By Daniel Greenfield @ the Sultan Knish blog:
Know your enemy. To know what ISIS is, we have to clear away the media myths about ISIS.
ISIS is not a new phenomenon.
Wahhabi armies have been attacking Iraq in order to wipe out Shiites for over two hundred years. One of the more notably brutal attacks took place during the administration of President Thomas Jefferson.
That same year the Marine Corps saw action against the Barbary Pirates and West Point opened, but even Noam Chomsky, Michael Moore and Howard Zinn chiming via Ouija board would have trouble blaming the Wahhabi assault on the Iraqi city of Kerbala in 1802 on the United States or an oil pipeline.
Forget the media portrayals of ISIS as a new extreme group that even the newly moderate Al Qaeda thinks is over the top, its armies are doing the same things that Wahhabi armies have been doing for centuries. ISIS has Twitter accounts, pickup trucks and other borrowed Western technology, but otherwise it’s just a recurring phenomenon that has always been part of Islam. Sunnis and Shiites have been killing each other for over a thousand years. Declaring other Muslims to be infidels and killing them is also a lot older than the suicide bomb vest.
Al Qaeda and ISIS are at odds because its Iraqi namesake had a different agenda. Al Qaeda always had different factions with their own agendas. These factions were not more extreme or less extreme. They just had different nationalistic backgrounds and aims.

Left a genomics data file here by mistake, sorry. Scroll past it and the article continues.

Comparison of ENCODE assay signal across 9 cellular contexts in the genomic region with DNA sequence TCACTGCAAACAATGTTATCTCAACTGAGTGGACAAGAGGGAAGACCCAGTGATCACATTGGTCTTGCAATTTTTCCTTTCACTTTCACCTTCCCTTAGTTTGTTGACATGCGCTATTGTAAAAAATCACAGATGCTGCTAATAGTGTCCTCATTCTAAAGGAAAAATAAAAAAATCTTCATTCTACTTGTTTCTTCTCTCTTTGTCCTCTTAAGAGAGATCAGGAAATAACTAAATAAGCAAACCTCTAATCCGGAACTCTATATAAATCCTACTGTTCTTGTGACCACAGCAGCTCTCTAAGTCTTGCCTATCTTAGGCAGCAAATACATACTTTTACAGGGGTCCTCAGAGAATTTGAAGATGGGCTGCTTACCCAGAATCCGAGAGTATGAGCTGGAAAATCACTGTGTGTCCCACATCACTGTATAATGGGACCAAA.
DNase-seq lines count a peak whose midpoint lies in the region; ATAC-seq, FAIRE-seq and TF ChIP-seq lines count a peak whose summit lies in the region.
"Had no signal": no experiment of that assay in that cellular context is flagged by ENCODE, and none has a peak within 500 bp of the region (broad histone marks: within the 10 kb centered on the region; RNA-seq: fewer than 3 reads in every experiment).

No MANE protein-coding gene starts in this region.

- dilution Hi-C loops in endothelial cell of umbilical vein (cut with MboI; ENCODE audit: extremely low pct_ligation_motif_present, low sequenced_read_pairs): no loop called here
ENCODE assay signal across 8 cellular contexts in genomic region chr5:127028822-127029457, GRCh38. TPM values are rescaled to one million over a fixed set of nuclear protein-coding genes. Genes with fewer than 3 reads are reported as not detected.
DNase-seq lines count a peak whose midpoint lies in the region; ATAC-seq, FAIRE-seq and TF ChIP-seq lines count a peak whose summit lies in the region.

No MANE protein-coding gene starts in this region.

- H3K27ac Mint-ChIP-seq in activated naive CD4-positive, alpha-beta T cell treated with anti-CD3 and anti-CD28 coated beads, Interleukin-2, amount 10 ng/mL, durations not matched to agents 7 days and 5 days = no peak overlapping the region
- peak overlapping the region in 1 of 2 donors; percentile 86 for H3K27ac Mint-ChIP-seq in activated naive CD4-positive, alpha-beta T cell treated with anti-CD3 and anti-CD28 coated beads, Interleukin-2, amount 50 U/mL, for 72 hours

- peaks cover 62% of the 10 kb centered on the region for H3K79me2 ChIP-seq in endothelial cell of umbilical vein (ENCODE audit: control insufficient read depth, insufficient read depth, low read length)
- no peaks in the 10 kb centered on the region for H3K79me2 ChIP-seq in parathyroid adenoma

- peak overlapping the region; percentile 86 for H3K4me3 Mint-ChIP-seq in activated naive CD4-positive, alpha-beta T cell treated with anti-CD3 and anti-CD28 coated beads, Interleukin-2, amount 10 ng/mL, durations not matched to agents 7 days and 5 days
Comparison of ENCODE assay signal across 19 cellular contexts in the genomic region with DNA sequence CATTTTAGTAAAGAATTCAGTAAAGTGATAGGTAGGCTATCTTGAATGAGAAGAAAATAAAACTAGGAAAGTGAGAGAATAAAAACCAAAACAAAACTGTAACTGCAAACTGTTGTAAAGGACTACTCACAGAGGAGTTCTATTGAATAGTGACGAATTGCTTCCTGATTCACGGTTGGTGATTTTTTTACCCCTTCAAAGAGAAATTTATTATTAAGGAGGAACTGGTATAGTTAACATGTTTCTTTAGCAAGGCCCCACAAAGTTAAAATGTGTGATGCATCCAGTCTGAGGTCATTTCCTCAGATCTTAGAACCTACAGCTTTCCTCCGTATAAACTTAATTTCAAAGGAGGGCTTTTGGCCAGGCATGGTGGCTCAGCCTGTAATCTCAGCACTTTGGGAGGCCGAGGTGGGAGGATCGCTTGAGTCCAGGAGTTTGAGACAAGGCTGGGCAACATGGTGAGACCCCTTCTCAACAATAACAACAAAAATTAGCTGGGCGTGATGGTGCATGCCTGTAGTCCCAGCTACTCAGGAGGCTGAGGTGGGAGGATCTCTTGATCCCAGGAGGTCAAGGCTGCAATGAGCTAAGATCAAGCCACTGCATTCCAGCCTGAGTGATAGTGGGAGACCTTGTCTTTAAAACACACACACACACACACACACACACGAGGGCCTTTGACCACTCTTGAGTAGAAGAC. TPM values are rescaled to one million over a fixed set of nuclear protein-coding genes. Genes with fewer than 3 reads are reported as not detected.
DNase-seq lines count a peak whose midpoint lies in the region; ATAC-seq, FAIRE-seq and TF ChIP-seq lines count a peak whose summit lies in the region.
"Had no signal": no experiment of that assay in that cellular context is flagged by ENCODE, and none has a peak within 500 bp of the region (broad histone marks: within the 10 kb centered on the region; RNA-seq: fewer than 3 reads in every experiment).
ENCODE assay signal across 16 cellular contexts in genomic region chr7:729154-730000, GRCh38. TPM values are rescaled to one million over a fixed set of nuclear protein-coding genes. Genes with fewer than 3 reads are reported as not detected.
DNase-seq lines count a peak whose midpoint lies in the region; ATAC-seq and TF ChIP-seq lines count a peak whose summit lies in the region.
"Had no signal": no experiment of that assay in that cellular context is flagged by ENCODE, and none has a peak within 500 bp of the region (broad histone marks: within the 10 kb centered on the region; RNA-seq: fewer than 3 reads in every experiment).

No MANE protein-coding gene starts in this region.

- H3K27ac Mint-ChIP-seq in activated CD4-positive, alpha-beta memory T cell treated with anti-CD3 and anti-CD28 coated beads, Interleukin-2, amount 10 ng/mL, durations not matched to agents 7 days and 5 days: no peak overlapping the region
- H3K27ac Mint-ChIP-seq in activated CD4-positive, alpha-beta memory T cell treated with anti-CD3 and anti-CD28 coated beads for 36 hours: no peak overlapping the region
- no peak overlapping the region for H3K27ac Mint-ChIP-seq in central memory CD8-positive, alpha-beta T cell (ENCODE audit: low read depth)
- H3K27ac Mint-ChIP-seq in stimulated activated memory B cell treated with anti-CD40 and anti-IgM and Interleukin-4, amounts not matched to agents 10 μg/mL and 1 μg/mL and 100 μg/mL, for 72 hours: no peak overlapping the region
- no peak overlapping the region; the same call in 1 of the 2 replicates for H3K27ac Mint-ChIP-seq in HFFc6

The Egyptian wing of Al Qaeda was obsessed with Egypt. Bin Laden was obsessed with Saudi Arabia. Some in Al Qaeda wanted a total world war. Others wanted to focus on taking over Muslim countries as bases. These differences sometimes led to threats and even violence among Al Qaeda members.
Bin Laden prioritized Saudi Arabia and America. That made it possible for Al Qaeda to pick up training from Hezbollah which helped make 9/11 possible. This low level cooperation with Iran was endangered when Al Qaeda in Iraq made fighting a religious war with Shiites into its priority.
That did not mean that Bin Laden liked Shiites and thought that AQIQ was “extreme” for killing them. This was a tactical disagreement over means.
During the Iraq War, Bin Laden had endorsed Al Qaeda in Iraq’s goal of fighting the Shiite “Rejectionists” by framing it as an attack on America. AQIQ’s Zarqawi had privately made it clear that he would not pledge allegiance to Osama bin Laden unless the terrorist leader endorsed his campaign against Shiites.
Bin Laden and the Taliban had been equally comfortable with Sipahe Sahaba and Lashkar-e-Jhangvi which provided manpower for the Taliban while massacring Shiites in Afghanistan and Pakistan. Last year LEJ had killed over a hundred Shiite Hazaras in one bombing.
The narrative that ISIS was more extreme than Al Qaeda because it killed Shiites and other Muslims doesn’t hold up in even recent history.
The media finds it convenient to depict the rise of newly extremist groups being radicalized by American foreign policy, Israeli blockades or Danish cartoons. A closer look however shows us that these groups did not become radicalized, rather they increased their capabilities.
ISIS understood from the very beginning that targeting Shiites and later Kurds would give it more appeal to Sunni Arabs inside Iraq and around the Persian Gulf. Bin Laden tried to rally Muslims by attacking America. ISIS has rallied Muslims by killing Shiites, Kurds, Christians and anyone else it can find.
Every news report insists that ISIS is an extreme outlier, but if that were really true then it would not have been able to conquer sizable chunks of Iraq and Syria. ISIS became huge and powerful because its ideology drew the most fighters and the most financial support. ISIS is powerful because it’s popular.